CONTENTS OF THE ANNOTATED BIBLE
The biblical text stands apart from any editorial contributions, in both placement and format. This will enable anyone who wishes to do so to read the text unprejudiced by editorial judgments.
 
The footnotes that are part of the New Revised Standard Version (indicated by an italic superscript letter after the word or phrase in question) are printed at the bottom of the right-hand column of the biblical text on each page where they occur. In these notes, divergent textual readings and alternate translations are printed in italics. The phrase “Other ancient authorities read” means that the reading (i.e., the wording) of the passage is different in various manuscripts and early versions, and the word “Or” signifies that the Hebrew, Aramaic, Greek, or Latin text permits an alternate rendering besides the one given in the text. (See “Textual Criticism,” p. 2192.)
 

The New Oxford Annotated Bible - New Revised Standard Version With The Apocrypha

Fully Revised Fourth Edition
An Ecumenical Study Bible
Michael D. Coogan, Editor
Oxford University Press, 2010. - 2439 pp.
 

The New Oxford Annotated Bible - New Revised Standard Version With The Apocrypha - Contents

The Editors' Preface
To the Reader
Alphabetical Listing of the Books of the Bible 
Abbreviations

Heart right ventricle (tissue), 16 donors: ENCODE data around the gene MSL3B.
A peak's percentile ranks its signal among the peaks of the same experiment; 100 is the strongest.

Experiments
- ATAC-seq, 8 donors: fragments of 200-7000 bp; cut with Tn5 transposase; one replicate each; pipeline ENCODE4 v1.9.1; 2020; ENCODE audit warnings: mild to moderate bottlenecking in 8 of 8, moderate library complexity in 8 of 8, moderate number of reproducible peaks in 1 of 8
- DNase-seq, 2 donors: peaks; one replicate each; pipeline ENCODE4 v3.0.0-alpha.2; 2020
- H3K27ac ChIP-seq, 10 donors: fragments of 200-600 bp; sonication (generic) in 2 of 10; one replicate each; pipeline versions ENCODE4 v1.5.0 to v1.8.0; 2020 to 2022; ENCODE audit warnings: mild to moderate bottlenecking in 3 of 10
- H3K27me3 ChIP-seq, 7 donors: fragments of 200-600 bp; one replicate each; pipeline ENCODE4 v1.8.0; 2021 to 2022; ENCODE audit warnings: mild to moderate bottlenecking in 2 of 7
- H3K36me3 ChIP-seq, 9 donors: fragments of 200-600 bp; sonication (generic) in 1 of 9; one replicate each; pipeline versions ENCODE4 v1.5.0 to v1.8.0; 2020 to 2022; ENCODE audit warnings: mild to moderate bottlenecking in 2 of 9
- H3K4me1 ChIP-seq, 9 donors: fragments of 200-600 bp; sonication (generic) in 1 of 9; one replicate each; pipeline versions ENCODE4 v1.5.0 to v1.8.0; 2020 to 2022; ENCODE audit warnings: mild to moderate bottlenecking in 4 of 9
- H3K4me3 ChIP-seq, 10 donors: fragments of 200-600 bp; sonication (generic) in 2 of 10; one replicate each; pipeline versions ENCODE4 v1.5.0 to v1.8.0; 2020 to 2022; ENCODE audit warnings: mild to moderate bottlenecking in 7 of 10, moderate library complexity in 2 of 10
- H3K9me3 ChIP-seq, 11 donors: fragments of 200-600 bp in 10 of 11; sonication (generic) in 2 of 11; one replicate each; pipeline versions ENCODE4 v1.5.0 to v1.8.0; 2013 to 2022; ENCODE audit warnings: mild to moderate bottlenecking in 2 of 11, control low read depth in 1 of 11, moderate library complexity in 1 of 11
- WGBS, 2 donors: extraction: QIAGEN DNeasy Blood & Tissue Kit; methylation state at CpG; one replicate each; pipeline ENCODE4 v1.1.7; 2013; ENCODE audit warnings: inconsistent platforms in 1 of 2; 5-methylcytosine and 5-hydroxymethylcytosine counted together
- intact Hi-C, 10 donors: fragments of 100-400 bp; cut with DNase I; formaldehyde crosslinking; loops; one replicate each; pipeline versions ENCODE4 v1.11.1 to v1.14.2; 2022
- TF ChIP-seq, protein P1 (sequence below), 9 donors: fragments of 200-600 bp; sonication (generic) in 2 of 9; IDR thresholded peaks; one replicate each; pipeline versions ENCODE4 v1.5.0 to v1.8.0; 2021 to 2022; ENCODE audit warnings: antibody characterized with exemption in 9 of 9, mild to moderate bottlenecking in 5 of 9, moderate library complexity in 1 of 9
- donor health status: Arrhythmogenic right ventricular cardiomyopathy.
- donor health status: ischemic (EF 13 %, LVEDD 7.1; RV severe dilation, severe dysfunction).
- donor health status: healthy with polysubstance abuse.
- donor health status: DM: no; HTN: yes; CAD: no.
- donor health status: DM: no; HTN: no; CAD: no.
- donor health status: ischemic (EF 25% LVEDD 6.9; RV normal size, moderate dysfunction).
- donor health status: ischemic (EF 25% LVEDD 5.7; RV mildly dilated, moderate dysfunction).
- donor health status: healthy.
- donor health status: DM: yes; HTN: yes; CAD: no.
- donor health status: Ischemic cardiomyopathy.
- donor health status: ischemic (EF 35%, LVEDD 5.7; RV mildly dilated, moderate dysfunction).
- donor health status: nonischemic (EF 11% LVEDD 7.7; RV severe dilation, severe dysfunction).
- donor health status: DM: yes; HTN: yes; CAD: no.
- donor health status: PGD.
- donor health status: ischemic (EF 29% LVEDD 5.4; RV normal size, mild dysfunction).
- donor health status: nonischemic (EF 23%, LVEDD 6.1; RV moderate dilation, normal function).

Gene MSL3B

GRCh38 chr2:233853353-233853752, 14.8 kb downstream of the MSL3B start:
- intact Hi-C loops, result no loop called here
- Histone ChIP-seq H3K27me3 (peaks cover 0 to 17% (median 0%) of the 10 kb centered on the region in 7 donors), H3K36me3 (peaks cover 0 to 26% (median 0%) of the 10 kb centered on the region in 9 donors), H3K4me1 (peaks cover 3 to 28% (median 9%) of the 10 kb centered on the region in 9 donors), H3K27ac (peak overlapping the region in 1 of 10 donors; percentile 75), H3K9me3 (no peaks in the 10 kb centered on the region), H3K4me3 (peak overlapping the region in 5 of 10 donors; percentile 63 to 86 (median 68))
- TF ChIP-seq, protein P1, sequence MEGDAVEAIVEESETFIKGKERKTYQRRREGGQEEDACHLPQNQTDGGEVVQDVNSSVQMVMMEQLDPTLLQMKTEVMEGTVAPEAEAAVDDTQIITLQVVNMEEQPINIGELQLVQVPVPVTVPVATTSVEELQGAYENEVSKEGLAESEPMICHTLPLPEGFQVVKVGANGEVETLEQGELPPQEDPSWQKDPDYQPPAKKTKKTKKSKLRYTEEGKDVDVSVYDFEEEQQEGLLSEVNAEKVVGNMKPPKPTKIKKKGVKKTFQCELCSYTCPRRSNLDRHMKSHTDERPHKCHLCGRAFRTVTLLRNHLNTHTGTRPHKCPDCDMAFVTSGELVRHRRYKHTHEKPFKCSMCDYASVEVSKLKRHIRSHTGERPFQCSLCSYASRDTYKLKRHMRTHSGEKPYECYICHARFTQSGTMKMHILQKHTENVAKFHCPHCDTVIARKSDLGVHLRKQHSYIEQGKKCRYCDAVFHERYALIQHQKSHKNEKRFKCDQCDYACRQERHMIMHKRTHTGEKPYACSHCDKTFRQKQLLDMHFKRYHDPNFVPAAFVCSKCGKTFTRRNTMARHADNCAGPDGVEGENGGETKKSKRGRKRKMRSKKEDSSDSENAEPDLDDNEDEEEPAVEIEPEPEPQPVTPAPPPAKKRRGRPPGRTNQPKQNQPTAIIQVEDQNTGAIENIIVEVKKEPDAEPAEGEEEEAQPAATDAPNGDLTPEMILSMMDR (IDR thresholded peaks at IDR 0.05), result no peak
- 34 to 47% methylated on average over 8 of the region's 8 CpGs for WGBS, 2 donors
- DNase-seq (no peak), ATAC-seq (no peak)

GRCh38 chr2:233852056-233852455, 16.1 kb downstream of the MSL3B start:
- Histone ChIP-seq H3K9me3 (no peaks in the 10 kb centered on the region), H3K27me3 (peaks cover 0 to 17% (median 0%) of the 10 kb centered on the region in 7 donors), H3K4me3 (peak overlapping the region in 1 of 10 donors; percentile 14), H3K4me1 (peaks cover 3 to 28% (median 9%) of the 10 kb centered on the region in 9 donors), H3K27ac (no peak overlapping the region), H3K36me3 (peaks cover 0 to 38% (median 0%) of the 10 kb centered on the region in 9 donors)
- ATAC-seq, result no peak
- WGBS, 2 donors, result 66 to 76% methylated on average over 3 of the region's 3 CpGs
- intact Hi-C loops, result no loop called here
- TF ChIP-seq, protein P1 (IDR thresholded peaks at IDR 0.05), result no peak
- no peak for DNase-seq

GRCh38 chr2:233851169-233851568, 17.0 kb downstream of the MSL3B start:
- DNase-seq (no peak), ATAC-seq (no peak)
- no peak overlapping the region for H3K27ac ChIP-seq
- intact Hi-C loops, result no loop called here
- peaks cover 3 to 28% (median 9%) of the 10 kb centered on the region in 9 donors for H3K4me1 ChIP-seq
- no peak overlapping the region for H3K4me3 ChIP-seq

The Hebrew Bible
THE PENTATEUCH
Introduction
Genesis
Exodus
Leviticus
Numbers 1
Deuteronomy
THE HISTORICAL BOOKS
Introduction
Joshua
Judges
Ruth
1 Samuel (1 Kingdoms in Greek)
2 Samuel (2 Kingdoms in Greek)
1 Kings (3 Kingdoms in Greek)
2 Kings (4 Kingdoms in Greek)
1 Chronicles (1 Paralipomenon in Greek)
2 Chronicles (2 Paralipomenon in Greek)
Ezra (2 Esdras in Greek)
Nehemiah (2 Esdras in Greek)
Esther 
THE POETICAL AND WISDOM BOOKS
Introduction
Job
Psalms
Proverbs
Ecclesiastes
Song of Solomon
THE PROPHETIC BOOKS
Introduction
Isaiah
Jeremiah
Lamentations
Ezekiel
Daniel
Hosea
Joel
Amos
Obadiah
Jonah
Micah
Nahum
Habakkuk
Zephaniah
Haggai
Zechariah
Malachi
The Apocryphal/Deuterocanonical Books
Introduction
The Apocryphal/Deuterocanonical Books are listed here in four groupings, as follows:
(A) BOOKS AND ADDITIONS TO ESTHER AND DANIEL THAT ARE IN THE ROMAN CATHOLIC, CREEK, AND SLAVONIC BIBLES